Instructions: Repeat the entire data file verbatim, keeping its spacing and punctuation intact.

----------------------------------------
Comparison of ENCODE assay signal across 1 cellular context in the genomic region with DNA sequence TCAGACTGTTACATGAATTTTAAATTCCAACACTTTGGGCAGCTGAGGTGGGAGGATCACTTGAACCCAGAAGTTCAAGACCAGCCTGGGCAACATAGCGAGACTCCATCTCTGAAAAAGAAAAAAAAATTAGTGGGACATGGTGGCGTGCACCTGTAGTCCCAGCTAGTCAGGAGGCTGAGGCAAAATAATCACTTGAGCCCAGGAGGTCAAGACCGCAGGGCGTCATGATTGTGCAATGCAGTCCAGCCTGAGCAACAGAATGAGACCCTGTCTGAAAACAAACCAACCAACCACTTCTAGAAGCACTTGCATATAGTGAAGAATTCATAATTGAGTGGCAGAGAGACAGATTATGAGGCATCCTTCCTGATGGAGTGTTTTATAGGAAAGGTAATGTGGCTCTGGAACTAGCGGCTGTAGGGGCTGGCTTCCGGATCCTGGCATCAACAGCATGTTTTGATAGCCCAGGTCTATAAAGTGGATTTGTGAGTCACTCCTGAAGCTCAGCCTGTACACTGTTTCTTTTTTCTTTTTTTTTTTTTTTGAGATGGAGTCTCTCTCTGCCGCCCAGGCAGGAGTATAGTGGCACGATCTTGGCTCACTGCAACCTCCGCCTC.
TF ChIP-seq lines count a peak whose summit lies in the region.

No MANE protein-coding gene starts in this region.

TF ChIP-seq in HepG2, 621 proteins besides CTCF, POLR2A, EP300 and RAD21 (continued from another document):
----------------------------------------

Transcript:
Comparison of ENCODE assay signal across 1 cellular context in the genomic region with DNA sequence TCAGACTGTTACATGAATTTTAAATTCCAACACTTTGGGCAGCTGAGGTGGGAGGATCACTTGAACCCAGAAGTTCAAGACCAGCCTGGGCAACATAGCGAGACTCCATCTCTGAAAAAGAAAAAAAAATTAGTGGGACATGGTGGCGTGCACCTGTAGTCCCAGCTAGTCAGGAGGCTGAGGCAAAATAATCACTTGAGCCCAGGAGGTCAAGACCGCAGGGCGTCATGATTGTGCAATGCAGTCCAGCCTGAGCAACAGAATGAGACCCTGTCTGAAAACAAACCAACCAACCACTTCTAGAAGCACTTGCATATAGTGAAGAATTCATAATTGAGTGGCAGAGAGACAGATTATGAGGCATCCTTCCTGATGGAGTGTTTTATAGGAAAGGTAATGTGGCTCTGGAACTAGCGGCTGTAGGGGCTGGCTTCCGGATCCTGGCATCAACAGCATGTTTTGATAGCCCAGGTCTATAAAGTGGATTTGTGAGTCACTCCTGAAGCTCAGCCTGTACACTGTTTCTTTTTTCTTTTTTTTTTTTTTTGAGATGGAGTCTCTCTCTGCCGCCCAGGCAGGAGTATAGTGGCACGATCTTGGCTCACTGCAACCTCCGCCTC.
TF ChIP-seq lines count a peak whose summit lies in the region.

No MANE protein-coding gene starts in this region.

TF ChIP-seq in HepG2, 621 proteins besides CTCF, POLR2A, EP300 and RAD21 (continued from another document):